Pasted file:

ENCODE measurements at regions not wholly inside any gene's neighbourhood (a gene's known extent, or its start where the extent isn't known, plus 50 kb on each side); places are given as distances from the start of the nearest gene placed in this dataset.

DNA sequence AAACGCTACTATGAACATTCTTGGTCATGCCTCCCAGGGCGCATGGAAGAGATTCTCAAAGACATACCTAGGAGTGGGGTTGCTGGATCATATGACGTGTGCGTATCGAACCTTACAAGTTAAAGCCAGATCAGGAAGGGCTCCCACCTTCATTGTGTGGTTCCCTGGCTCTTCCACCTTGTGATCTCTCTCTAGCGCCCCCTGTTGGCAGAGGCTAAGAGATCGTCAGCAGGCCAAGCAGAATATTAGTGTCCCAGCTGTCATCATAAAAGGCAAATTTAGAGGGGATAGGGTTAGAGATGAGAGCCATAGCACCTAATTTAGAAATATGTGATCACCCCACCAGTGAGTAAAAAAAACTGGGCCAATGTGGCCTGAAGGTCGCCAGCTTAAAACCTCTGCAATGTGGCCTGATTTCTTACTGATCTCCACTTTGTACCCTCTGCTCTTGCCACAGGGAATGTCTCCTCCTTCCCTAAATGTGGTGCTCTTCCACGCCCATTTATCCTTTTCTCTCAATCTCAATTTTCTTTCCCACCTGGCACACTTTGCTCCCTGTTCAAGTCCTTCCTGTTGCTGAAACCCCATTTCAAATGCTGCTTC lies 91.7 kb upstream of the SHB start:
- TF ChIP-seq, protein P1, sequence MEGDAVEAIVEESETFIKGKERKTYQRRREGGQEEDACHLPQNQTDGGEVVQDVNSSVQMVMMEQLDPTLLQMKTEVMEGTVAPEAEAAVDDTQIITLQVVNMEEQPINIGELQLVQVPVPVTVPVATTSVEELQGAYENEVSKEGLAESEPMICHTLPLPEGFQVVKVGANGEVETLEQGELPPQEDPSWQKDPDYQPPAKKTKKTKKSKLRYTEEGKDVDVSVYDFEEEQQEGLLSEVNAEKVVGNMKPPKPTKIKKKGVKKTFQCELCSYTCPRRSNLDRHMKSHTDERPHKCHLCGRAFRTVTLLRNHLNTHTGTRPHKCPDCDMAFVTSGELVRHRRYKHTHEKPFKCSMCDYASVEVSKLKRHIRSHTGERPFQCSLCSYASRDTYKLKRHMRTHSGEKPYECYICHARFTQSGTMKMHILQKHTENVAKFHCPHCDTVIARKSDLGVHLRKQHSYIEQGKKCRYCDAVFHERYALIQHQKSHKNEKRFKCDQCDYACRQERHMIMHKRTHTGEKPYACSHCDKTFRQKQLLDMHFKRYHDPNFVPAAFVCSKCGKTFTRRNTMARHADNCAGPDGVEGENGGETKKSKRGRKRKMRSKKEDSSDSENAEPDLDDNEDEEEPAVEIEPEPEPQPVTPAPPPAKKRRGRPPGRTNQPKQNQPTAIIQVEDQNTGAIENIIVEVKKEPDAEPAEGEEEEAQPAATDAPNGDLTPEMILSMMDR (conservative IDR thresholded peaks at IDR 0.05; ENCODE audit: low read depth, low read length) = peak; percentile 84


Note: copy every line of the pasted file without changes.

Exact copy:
ENCODE measurements at regions not wholly inside any gene's neighbourhood (a gene's known extent, or its start where the extent isn't known, plus 50 kb on each side); places are given as distances from the start of the nearest gene placed in this dataset.

DNA sequence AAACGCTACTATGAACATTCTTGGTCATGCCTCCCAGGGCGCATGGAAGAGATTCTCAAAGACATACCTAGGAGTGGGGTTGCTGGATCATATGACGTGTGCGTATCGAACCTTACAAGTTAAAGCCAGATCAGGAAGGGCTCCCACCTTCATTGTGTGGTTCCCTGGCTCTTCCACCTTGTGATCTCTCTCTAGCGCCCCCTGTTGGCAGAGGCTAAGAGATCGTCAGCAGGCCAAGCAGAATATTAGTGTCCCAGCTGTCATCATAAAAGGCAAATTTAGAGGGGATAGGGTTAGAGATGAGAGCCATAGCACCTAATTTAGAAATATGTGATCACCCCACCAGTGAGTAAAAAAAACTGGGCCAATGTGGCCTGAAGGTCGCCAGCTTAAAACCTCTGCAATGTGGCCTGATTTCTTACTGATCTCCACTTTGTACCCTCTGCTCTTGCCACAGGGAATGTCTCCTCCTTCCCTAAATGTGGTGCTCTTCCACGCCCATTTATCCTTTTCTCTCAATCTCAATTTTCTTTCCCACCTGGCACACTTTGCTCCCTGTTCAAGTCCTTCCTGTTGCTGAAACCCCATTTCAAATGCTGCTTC lies 91.7 kb upstream of the SHB start:
- TF ChIP-seq, protein P1, sequence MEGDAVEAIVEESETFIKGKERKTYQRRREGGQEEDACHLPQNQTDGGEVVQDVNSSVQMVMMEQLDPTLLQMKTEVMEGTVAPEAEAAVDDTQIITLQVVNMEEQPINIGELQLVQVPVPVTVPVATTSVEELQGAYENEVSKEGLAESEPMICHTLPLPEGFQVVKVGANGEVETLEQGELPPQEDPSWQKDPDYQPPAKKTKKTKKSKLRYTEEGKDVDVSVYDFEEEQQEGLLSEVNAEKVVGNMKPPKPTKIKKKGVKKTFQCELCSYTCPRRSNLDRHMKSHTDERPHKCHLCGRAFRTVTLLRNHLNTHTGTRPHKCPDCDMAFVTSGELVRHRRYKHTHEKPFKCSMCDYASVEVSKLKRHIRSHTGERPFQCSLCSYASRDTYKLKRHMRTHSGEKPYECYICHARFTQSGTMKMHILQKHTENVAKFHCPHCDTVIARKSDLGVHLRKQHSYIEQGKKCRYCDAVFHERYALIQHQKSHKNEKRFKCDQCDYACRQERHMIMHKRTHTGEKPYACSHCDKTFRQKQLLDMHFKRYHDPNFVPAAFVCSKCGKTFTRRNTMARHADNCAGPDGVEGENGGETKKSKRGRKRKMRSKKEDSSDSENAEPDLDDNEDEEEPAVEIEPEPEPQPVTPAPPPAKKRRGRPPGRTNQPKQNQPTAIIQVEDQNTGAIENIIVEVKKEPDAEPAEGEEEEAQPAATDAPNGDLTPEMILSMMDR (conservative IDR thresholded peaks at IDR 0.05; ENCODE audit: low read depth, low read length) = peak; percentile 84